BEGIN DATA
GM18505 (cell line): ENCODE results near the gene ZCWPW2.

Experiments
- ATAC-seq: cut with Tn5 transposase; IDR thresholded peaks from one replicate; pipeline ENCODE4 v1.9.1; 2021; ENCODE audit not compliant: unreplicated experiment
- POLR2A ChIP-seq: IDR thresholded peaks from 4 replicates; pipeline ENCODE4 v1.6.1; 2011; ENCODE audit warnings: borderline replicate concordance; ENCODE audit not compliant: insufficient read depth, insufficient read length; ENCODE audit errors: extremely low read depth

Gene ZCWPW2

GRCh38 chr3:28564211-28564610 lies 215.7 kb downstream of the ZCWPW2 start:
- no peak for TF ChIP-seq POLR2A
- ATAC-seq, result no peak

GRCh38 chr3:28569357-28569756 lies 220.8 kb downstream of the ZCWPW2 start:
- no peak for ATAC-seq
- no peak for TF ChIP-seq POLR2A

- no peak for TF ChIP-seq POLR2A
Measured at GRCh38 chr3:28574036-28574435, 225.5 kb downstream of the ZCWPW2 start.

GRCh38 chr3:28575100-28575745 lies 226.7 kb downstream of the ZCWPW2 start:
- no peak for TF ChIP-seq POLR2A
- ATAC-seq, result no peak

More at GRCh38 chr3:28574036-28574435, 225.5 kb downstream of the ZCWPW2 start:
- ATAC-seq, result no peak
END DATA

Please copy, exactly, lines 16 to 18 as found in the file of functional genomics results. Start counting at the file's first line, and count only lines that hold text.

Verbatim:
- ATAC-seq, result no peak

More at GRCh38 chr3:28574036-28574435, 225.5 kb downstream of the ZCWPW2 start:
- ATAC-seq, result no peak